Wednesday, June 15, 2011

Books, digital and otherwise

B Lamar Johnson (1939) noted that to increase "the value of their libraries to their students" (p. 114), colleges should remember that "books are a constant and natural part of the student's environment" (p. 115).

As innovative as this was in 1939, it is equally important today, with some changes. The BOOK is evolving. No longer just the physical item, it is also the virtual or digital book. It is the digitized serial. It is the ebook. It is digital. Where the physical books were placed on shelves, digital books are on virtual shelves. The physical books were (and still are) checked out, circulated and returned. The physical proximity of the library limited the travelling range of the book (until Interlibrary Loan expanded the travel of the physical book). There are typically a set number of physical books available. Digital books, on the other hand, can be accessed anywhere, anytime, anyplace with almost any device.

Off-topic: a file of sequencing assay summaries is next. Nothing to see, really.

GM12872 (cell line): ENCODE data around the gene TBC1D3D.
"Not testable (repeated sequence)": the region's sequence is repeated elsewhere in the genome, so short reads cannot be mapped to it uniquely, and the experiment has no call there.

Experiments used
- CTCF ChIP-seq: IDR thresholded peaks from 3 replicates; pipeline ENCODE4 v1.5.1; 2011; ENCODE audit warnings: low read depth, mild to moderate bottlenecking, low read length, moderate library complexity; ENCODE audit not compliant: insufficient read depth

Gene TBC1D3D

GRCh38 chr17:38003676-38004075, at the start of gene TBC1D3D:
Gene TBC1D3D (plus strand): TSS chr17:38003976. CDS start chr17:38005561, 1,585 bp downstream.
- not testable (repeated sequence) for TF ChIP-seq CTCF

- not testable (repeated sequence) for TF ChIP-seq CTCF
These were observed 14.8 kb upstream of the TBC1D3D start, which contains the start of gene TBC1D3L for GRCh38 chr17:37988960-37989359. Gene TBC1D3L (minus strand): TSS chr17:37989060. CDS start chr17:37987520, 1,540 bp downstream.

This "new" book is available. The environment is not limited by time or space, but by technology, software, and connection strength and speed.

Digital resources can be accessed quickly and just-in-time. Students can find resources, bookmark them, and continue to use and access them. This "new book" becomes quickly integrated into the digital environment of the student. The growth of digital databases, electronic resources and ebooks have changed. The student's environment has changed even more. The growth of personal digital devices and the expansion of wireless connectivity have created an environment without boundaries.

Johnson, B. L. (1939). Vitalizing a college library. Chicago, IL: American Library Association.

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